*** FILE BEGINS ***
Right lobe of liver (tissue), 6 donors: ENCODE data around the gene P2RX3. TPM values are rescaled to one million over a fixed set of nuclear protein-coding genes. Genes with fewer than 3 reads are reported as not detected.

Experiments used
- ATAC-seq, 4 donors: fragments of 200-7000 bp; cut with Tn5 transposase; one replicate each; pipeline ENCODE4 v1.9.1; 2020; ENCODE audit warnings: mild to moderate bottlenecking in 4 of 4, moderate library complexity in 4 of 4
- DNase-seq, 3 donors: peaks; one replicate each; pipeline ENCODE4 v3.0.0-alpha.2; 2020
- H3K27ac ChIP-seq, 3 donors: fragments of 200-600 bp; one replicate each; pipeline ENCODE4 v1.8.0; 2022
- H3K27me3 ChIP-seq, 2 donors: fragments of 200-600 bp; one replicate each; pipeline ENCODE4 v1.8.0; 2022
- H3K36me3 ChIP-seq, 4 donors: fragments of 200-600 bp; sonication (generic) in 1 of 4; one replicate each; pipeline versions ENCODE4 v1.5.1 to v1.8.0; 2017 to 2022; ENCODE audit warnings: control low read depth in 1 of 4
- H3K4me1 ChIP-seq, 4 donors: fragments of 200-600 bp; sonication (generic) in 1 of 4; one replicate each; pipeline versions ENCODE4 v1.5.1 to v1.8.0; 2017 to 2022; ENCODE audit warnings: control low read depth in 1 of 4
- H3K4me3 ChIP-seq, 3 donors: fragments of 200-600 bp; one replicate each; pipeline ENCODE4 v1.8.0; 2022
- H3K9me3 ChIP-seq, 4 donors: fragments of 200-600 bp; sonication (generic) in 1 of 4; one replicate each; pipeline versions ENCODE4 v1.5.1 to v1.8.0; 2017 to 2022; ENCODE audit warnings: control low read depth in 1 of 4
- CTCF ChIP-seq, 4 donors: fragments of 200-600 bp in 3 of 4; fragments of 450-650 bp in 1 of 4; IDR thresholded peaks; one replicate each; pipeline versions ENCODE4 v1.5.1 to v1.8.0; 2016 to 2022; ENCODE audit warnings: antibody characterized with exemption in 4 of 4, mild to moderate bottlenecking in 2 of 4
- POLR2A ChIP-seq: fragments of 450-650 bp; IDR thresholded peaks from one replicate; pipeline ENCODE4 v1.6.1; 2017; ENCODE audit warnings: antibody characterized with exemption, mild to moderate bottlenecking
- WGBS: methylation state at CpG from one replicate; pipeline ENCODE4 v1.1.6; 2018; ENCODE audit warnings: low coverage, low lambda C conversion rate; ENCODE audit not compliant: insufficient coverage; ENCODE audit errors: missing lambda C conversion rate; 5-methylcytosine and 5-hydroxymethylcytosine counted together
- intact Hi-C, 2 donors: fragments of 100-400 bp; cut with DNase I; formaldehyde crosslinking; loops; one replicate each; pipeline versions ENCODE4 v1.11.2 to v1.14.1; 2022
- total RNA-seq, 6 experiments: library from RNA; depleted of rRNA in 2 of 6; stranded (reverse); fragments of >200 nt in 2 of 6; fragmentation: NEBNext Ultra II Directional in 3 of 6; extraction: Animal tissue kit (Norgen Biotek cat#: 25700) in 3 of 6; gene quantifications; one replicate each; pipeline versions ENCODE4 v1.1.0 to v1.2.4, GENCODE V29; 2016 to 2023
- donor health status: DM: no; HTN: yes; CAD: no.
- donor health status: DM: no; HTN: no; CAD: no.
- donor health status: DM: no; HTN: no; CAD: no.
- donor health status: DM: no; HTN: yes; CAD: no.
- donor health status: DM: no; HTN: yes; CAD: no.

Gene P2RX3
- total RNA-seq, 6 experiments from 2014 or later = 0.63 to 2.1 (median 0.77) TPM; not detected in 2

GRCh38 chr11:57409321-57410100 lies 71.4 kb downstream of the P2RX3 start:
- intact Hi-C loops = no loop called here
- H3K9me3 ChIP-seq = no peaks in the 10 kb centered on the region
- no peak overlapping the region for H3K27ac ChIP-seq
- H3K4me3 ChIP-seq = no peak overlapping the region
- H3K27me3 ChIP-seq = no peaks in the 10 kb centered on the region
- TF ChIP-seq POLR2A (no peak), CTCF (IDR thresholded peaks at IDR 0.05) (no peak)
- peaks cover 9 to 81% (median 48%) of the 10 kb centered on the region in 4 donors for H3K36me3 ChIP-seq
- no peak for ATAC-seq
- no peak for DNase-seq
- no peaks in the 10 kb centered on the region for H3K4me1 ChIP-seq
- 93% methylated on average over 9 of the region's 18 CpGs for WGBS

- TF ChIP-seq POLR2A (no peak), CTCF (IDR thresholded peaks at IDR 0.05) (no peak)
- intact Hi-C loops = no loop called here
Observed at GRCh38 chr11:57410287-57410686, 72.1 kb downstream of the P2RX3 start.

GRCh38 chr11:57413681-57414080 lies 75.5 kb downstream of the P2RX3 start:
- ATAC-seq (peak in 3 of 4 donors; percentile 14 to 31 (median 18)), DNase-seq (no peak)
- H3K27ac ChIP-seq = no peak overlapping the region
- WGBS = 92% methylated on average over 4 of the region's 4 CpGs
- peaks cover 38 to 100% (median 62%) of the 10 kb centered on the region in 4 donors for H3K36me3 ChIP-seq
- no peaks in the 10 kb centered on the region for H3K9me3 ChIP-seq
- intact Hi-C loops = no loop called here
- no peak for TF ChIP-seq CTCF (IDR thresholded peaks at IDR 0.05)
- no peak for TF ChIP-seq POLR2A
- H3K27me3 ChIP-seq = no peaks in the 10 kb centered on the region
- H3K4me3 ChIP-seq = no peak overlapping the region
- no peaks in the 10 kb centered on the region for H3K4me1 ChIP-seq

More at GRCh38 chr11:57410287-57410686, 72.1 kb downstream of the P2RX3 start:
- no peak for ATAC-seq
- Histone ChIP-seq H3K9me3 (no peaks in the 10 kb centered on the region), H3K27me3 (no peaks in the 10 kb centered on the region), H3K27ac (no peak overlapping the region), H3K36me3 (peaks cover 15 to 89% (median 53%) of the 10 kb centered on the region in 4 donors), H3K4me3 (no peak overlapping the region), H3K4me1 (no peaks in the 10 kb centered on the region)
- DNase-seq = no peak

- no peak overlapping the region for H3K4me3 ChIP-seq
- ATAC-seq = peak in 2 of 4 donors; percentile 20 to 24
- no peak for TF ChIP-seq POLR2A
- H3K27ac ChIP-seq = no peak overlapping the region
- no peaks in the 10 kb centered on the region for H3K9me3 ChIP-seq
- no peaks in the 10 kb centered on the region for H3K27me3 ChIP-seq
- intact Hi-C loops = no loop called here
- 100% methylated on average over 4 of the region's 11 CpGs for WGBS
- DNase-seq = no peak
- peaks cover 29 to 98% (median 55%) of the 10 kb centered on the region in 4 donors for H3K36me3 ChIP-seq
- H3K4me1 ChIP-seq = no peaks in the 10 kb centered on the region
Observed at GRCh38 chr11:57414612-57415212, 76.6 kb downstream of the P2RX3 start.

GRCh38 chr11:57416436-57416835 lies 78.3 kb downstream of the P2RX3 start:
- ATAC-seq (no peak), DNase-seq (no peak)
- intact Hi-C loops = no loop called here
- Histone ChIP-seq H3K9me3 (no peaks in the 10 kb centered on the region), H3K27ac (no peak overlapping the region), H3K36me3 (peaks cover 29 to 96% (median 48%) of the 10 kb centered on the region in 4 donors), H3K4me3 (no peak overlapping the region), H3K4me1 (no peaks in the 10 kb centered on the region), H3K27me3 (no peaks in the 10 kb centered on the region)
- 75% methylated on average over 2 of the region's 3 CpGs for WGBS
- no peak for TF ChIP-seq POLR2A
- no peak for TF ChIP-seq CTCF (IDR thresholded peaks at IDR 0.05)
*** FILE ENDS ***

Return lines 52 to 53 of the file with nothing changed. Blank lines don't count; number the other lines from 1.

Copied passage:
- Histone ChIP-seq H3K9me3 (no peaks in the 10 kb centered on the region), H3K27me3 (no peaks in the 10 kb centered on the region), H3K27ac (no peak overlapping the region), H3K36me3 (peaks cover 15 to 89% (median 53%) of the 10 kb centered on the region in 4 donors), H3K4me3 (no peak overlapping the region), H3K4me1 (no peaks in the 10 kb centered on the region)
- DNase-seq = no peak